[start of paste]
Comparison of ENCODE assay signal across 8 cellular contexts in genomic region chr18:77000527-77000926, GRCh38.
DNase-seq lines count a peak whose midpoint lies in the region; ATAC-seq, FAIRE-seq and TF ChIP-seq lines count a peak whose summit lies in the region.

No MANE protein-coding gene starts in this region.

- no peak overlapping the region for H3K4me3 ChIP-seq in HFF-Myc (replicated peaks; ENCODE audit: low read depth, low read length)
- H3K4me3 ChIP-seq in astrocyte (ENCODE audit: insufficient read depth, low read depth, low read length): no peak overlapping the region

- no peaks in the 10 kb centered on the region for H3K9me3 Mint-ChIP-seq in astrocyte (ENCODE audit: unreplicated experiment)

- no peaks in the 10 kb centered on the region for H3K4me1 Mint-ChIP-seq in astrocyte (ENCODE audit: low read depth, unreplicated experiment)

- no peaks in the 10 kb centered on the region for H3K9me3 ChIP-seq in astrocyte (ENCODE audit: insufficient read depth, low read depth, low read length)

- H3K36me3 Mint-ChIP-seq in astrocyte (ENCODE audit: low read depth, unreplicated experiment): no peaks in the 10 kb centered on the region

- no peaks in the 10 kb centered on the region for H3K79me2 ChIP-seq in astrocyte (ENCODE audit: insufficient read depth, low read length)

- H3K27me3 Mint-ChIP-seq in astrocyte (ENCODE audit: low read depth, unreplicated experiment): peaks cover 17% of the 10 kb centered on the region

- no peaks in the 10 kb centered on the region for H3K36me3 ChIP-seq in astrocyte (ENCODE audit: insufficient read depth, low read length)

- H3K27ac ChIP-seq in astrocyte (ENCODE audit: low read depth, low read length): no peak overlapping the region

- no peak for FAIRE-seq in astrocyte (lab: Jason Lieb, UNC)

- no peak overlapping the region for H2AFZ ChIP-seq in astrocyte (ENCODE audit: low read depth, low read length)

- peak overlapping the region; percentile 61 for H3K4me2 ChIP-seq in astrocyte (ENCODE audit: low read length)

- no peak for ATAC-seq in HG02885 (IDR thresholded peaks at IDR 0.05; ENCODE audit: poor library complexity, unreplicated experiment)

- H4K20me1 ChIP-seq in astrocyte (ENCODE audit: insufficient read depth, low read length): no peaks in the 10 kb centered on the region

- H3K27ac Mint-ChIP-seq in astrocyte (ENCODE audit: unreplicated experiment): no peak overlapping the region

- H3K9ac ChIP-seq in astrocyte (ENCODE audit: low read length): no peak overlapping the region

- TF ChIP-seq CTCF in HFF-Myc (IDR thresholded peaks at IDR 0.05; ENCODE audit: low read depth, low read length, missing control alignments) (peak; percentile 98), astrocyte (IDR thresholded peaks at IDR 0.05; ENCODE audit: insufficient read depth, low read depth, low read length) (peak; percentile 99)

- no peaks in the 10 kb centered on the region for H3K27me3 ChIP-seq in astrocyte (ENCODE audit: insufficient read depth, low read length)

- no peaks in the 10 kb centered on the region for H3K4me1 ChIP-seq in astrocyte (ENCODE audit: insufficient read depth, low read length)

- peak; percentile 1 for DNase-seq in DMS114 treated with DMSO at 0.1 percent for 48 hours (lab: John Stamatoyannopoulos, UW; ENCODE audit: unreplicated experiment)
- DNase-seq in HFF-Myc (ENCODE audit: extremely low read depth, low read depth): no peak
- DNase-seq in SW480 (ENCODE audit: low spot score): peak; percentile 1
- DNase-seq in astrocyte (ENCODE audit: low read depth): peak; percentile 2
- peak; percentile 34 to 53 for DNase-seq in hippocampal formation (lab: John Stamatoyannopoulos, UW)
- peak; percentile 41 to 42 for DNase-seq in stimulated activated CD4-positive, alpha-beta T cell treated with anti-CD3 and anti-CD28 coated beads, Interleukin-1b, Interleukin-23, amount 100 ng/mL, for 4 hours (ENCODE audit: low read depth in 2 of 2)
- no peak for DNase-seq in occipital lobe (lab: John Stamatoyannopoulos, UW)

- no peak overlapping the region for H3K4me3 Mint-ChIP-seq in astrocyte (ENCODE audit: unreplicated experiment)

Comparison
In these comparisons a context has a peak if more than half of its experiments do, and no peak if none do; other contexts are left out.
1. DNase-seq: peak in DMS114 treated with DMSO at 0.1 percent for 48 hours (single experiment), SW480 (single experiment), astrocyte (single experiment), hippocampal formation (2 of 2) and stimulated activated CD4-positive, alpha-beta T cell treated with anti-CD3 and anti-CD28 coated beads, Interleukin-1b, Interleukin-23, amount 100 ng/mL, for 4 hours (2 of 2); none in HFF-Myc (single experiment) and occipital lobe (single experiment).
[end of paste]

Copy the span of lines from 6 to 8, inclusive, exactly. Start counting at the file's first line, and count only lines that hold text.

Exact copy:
- no peaks in the 10 kb centered on the region for H3K9me3 Mint-ChIP-seq in astrocyte (ENCODE audit: unreplicated experiment)

- no peaks in the 10 kb centered on the region for H3K4me1 Mint-ChIP-seq in astrocyte (ENCODE audit: low read depth, unreplicated experiment)

- no peaks in the 10 kb centered on the region for H3K9me3 ChIP-seq in astrocyte (ENCODE audit: insufficient read depth, low read depth, low read length)